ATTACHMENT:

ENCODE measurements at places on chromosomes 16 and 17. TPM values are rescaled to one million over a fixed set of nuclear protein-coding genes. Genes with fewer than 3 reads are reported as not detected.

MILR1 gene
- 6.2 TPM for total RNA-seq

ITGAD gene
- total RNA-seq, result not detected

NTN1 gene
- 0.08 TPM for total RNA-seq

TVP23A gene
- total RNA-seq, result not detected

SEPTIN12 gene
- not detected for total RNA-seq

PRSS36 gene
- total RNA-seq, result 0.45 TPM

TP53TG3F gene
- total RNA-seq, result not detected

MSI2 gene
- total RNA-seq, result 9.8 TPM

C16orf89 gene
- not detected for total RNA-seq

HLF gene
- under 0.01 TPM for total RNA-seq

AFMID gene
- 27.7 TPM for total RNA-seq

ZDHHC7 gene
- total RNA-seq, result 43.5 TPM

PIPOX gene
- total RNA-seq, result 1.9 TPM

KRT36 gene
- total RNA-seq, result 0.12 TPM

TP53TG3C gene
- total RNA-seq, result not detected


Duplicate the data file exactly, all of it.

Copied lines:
ENCODE measurements at places on chromosomes 16 and 17. TPM values are rescaled to one million over a fixed set of nuclear protein-coding genes. Genes with fewer than 3 reads are reported as not detected.

MILR1 gene
- 6.2 TPM for total RNA-seq

ITGAD gene
- total RNA-seq, result not detected

NTN1 gene
- 0.08 TPM for total RNA-seq

TVP23A gene
- total RNA-seq, result not detected

SEPTIN12 gene
- not detected for total RNA-seq

PRSS36 gene
- total RNA-seq, result 0.45 TPM

TP53TG3F gene
- total RNA-seq, result not detected

MSI2 gene
- total RNA-seq, result 9.8 TPM

C16orf89 gene
- not detected for total RNA-seq

HLF gene
- under 0.01 TPM for total RNA-seq

AFMID gene
- 27.7 TPM for total RNA-seq

ZDHHC7 gene
- total RNA-seq, result 43.5 TPM

PIPOX gene
- total RNA-seq, result 1.9 TPM

KRT36 gene
- total RNA-seq, result 0.12 TPM

TP53TG3C gene
- total RNA-seq, result not detected